After sitting in silence for nearly three quarters of an hour, an agitated
audience member suddenly let loose with an unexpected outburst that completely
filled the main hall: “It’s an outrage, an outrage I tell you! See what they’ve
done to my piece!”
In the middle of the film’s premiere presentation in Laranjeiras (a well-to-do Rio de Janeiro suburb), the person deemed most responsible for its worldwide success had just stood up from his seat and was headed briskly for the nearest exit.
“No, wait! Don’t go!” cried the movie’s producers after him. “Tell us, what’s wrong? Let’s talk it over. Give us a chance to explain. Wait, wait…come back!”
But it was to no avail. They were unable to calm their irate guest down or prevent him from leaving the scene in that infuriated fashion. To make matters worse, the now thoroughly seething citizen was suspected of having gone all the way home to his apartment complex in Rio, overlooking the gorgeous Guanabara Bay, and drowned his sorrows out by getting “comfortably numb” in his bath.
This slightly speculative account, in so far as it possesses all the earmarks of a Hollywood scenarist’s private fantasy, fits in perfectly with the events as they were known to have occurred – give or take a few dramatic liberties, of course – but not, thankfully for us, to composer Antonio Carlos Brasileiro de Almeida Jobim, nor to such an underwhelming Columbia Pictures project as Bruno Barreto’s Bossa Nova (2000).
As a matter of record, Jobim, who was born in the Tijuca section of Rio on the 25th of January, 1927, could never have been given the red-carpet treatment there at the time Bossa Nova hit movie theaters, as he had previously passed away of heart failure in New York City, at the age of 67, on December 8, 1994 – a good five or more years before the film was even released.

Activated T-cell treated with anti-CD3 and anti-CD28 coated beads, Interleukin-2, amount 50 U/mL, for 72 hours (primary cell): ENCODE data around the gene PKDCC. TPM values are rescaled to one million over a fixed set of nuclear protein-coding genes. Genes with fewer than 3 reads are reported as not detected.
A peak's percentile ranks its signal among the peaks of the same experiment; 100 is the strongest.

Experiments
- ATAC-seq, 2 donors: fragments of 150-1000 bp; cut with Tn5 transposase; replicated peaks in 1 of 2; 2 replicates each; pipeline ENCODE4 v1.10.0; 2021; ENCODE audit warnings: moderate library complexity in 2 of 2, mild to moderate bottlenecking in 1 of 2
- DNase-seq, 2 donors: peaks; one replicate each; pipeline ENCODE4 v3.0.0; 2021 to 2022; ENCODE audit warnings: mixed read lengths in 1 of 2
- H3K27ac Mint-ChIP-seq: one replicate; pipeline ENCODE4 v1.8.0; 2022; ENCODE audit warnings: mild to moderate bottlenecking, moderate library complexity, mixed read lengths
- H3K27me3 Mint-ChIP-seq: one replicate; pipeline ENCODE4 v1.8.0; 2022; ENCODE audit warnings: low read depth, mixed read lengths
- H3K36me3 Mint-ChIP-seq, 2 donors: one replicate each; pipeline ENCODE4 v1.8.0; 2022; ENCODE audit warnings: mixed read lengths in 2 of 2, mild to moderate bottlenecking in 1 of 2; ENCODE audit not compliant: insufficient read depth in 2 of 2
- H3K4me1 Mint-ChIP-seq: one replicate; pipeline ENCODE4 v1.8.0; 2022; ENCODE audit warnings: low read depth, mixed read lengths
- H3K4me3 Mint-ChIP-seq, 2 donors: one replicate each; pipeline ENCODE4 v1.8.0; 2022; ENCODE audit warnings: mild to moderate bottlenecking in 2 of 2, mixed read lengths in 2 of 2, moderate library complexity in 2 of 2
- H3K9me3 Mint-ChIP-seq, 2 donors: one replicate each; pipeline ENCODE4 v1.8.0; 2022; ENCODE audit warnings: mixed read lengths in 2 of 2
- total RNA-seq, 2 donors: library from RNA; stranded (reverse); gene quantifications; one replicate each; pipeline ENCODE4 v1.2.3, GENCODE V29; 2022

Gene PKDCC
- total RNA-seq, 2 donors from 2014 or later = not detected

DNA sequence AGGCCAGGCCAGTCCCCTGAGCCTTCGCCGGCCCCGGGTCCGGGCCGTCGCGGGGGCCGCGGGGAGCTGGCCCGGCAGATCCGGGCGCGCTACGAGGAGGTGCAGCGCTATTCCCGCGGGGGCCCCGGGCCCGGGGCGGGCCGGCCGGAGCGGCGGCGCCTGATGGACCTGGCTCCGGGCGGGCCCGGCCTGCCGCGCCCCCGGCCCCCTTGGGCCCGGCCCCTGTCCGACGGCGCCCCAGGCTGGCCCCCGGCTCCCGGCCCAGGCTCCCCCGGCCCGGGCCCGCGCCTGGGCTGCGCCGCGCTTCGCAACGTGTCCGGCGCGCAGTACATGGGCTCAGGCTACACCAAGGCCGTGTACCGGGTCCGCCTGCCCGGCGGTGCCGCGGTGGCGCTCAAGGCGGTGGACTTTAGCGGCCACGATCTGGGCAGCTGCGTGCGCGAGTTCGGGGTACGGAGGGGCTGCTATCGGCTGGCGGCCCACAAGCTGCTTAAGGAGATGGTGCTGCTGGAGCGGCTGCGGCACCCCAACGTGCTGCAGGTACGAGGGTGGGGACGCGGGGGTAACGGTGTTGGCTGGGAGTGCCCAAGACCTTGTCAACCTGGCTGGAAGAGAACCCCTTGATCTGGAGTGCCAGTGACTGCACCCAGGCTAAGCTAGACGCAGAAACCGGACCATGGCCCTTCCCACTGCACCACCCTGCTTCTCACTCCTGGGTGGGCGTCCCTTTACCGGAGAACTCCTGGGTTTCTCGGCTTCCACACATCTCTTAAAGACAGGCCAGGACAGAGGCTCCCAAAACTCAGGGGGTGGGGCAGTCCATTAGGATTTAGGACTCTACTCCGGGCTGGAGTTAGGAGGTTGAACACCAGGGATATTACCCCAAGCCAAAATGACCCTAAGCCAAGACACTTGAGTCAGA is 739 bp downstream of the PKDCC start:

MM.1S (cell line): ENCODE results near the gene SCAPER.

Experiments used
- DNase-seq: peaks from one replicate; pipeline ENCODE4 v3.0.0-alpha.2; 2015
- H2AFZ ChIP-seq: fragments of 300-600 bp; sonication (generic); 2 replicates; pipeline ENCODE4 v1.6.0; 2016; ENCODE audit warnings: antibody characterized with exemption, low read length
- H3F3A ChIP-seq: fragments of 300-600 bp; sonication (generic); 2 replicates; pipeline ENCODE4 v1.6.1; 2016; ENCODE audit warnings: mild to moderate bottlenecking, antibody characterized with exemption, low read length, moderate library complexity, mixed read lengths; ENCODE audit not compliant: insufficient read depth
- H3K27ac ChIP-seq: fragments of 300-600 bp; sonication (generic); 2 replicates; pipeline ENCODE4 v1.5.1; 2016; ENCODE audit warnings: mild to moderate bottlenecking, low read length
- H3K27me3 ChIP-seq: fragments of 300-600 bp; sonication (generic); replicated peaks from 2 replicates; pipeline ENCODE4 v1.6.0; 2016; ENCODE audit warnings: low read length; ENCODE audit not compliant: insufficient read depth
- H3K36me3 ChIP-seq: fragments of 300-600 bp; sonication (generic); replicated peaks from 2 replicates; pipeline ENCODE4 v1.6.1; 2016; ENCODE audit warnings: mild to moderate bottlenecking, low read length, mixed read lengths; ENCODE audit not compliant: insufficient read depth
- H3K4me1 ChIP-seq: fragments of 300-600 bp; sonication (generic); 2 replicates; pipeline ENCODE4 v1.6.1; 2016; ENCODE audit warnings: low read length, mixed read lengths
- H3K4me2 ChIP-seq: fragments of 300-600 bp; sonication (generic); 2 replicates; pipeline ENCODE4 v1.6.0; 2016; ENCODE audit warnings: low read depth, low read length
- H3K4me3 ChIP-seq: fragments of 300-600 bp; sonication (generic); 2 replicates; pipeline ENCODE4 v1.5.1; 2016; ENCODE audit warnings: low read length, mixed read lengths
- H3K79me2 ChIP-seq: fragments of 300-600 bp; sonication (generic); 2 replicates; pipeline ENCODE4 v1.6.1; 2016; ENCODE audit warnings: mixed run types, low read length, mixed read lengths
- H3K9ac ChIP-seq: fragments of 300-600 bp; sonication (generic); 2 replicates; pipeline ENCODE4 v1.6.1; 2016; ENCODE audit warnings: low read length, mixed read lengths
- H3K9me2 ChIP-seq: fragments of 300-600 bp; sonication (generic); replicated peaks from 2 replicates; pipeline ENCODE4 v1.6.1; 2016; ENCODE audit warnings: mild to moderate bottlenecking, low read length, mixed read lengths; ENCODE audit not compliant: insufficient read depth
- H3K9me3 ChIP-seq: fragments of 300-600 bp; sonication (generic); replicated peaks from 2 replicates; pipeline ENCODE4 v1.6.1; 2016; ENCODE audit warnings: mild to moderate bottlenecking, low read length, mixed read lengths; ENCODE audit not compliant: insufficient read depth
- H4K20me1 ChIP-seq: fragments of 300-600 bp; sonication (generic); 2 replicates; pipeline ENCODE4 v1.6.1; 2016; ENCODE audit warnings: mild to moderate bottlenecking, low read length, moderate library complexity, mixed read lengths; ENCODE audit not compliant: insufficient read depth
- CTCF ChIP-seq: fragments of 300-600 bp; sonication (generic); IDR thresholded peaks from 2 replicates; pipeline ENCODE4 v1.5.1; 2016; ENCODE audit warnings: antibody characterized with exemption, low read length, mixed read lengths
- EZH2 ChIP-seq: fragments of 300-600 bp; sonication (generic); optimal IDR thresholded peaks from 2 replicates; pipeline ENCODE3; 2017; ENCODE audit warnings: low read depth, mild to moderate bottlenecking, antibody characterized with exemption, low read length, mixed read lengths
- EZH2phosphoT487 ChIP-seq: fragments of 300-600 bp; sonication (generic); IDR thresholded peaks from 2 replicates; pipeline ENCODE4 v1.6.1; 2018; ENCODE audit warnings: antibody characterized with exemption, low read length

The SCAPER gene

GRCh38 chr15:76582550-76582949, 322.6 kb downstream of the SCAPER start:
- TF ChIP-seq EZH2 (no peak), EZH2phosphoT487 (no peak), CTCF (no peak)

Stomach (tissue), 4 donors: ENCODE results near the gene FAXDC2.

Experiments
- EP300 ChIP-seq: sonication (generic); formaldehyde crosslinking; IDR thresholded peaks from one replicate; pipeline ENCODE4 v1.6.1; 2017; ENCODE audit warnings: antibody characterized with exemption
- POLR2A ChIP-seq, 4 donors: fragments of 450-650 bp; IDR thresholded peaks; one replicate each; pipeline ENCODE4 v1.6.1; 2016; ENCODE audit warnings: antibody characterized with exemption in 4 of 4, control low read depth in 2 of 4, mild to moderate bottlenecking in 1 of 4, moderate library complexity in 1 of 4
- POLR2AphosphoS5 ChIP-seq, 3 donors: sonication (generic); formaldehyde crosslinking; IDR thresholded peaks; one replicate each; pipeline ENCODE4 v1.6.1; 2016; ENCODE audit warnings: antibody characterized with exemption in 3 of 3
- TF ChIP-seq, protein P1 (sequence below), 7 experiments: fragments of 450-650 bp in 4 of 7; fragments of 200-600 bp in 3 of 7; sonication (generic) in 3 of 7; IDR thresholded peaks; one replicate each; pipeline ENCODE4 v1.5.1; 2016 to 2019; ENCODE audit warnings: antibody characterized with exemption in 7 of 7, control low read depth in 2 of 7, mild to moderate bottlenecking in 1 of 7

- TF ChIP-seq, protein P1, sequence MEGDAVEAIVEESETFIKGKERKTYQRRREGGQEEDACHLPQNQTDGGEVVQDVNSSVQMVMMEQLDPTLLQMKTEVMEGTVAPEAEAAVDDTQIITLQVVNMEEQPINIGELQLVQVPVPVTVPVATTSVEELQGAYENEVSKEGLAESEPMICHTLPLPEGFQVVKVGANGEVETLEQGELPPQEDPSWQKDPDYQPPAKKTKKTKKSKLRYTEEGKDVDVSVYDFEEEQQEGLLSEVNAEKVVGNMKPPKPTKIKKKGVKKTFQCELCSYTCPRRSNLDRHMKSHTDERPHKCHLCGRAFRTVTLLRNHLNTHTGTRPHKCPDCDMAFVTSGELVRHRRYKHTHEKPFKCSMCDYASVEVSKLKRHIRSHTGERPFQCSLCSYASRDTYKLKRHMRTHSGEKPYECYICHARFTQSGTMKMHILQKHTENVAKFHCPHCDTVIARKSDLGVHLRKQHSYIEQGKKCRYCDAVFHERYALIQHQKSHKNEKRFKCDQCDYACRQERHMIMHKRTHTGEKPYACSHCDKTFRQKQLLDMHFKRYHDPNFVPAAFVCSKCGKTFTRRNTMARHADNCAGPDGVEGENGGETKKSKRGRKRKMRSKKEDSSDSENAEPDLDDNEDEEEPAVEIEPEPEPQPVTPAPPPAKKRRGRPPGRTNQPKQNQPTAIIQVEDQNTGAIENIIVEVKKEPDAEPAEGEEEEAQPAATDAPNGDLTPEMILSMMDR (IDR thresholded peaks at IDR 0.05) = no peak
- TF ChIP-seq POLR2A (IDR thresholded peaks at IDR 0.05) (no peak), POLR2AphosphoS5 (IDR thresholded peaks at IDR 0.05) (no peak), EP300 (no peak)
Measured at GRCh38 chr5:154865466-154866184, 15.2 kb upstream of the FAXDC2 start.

Admittedly, not only could he not have left the showing in that uncharacteristic manner, he played absolutely no part in the Amy Irving-Antonio Fagundes costarring vehicle, a weak celluloid homage to Cidade Maravilhosa, designed by Amy’s director-husband Bruno to show off Jobim’s Marvelous City through some of his most delectable song structures – “The Girl from Ipanema,” “Corcovado” (“Quiet Nights of Quiet Stars”), “Desafinado” (“Out of Tune”), “Chega de Saudade” (“No More Blues”), and others – even though his name appears prominently in the opening credits.
It’s hard for anyone to imagine the gifted but introverted Tom Jobim – a gentle enough “free soul” who suffered terribly from a persistent stage fright and shyness of others – as managing so attention-grabbing a stunt as running out of a movie screening, never mind having to live down the next day’s news headlines because of it. It simply wasn’t in his nature.
One man, however, did have the nature inside him, a man who had taken part in many a motion-picture gathering, along with the late-night extravaganzas and five-star gala events that inextricably went with it – and who did, in fact, walk out of one of them – and that man was Vinicius de Moraes.
Not just another urban dweller of that photogenic playground-by-the-sea we all know as Rio de Janeiro (he was born there on October 19, 1913), former diplomat, journalist, movie critic, lyricist, poet, playwright, songwriter and performer Marcus Vinicius da Cruz de Mello Moraes was an obviously cultured sort, as well as Jobim’s senior by fourteen summers. Yet he died, almost Marat-like, in his trademark porcelain tub (or so we are told) in his native city, on July 9, 1980 – during the height of the region’s seasonal cold snap – at almost the same expiration age (66) as his ex-creative partner.